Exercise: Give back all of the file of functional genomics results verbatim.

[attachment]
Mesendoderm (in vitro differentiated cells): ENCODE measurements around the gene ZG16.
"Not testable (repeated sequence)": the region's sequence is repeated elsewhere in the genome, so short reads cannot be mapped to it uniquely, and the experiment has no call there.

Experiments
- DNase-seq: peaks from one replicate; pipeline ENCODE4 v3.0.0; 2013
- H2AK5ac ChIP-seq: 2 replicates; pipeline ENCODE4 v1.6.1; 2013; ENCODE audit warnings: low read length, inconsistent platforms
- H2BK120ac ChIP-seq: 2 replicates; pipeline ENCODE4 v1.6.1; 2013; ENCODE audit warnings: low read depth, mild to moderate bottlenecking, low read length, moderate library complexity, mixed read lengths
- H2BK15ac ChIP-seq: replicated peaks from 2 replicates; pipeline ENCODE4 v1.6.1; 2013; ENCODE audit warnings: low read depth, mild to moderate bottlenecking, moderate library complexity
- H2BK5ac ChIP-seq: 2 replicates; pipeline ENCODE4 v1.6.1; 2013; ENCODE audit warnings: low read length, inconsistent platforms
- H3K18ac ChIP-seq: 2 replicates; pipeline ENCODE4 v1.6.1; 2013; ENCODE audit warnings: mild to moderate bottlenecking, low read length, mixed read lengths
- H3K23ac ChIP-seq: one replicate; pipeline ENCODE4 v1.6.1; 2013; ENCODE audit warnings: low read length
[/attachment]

Mesendoderm (in vitro differentiated cells): ENCODE measurements around the gene ZG16.
"Not testable (repeated sequence)": the region's sequence is repeated elsewhere in the genome, so short reads cannot be mapped to it uniquely, and the experiment has no call there.

Experiments
- DNase-seq: peaks from one replicate; pipeline ENCODE4 v3.0.0; 2013
- H2AK5ac ChIP-seq: 2 replicates; pipeline ENCODE4 v1.6.1; 2013; ENCODE audit warnings: low read length, inconsistent platforms
- H2BK120ac ChIP-seq: 2 replicates; pipeline ENCODE4 v1.6.1; 2013; ENCODE audit warnings: low read depth, mild to moderate bottlenecking, low read length, moderate library complexity, mixed read lengths
- H2BK15ac ChIP-seq: replicated peaks from 2 replicates; pipeline ENCODE4 v1.6.1; 2013; ENCODE audit warnings: low read depth, mild to moderate bottlenecking, moderate library complexity
- H2BK5ac ChIP-seq: 2 replicates; pipeline ENCODE4 v1.6.1; 2013; ENCODE audit warnings: low read length, inconsistent platforms
- H3K18ac ChIP-seq: 2 replicates; pipeline ENCODE4 v1.6.1; 2013; ENCODE audit warnings: mild to moderate bottlenecking, low read length, mixed read lengths
- H3K23ac ChIP-seq: one replicate; pipeline ENCODE4 v1.6.1; 2013; ENCODE audit warnings: low read length